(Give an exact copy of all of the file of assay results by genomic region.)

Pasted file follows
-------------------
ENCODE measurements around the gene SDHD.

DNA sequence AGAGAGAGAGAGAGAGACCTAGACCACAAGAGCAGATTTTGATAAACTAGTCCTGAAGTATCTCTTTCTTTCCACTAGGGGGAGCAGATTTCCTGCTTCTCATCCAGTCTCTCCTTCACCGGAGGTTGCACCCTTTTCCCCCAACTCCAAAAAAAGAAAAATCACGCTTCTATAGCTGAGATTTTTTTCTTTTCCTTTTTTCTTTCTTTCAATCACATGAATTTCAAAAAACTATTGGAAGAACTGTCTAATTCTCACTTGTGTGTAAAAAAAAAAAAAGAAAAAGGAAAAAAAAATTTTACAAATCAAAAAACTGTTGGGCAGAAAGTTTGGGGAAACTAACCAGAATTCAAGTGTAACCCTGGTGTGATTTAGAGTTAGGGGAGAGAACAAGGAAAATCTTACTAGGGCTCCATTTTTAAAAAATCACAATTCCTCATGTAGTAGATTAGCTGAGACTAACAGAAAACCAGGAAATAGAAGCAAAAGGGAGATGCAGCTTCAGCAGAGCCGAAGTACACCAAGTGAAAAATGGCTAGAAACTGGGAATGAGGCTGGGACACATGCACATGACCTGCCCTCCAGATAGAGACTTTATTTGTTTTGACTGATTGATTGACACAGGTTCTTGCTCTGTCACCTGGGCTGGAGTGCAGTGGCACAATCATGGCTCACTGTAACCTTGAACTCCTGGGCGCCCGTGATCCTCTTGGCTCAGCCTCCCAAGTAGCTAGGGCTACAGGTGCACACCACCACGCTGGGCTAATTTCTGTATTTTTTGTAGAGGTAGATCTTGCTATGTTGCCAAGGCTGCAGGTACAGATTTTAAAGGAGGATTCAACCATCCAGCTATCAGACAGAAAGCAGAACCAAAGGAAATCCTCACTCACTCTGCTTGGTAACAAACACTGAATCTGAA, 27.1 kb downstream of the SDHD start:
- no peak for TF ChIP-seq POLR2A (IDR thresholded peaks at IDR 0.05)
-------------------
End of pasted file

ENCODE measurements around the gene SDHD.

DNA sequence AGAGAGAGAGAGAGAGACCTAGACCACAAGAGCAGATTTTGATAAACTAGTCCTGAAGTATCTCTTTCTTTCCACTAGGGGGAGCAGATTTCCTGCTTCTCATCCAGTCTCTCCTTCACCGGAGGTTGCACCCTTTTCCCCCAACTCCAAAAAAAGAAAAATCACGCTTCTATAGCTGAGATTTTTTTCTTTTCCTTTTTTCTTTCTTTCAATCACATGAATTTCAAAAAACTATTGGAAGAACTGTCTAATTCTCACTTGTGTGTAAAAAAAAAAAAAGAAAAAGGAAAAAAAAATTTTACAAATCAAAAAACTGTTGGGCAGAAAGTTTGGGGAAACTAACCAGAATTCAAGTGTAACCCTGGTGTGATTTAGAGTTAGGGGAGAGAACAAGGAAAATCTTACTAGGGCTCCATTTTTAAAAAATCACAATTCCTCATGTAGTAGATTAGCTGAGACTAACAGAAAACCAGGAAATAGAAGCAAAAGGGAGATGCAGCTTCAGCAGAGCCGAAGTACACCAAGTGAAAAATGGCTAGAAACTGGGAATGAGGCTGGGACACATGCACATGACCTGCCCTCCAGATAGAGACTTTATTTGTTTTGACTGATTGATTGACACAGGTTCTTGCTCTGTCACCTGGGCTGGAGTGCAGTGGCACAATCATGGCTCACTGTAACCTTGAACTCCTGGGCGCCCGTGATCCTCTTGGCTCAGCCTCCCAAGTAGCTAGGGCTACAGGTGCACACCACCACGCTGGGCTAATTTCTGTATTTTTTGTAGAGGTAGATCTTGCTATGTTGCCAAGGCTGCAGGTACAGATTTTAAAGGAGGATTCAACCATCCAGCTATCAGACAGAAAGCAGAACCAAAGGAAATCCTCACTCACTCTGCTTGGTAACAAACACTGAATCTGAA, 27.1 kb downstream of the SDHD start:
- no peak for TF ChIP-seq POLR2A (IDR thresholded peaks at IDR 0.05)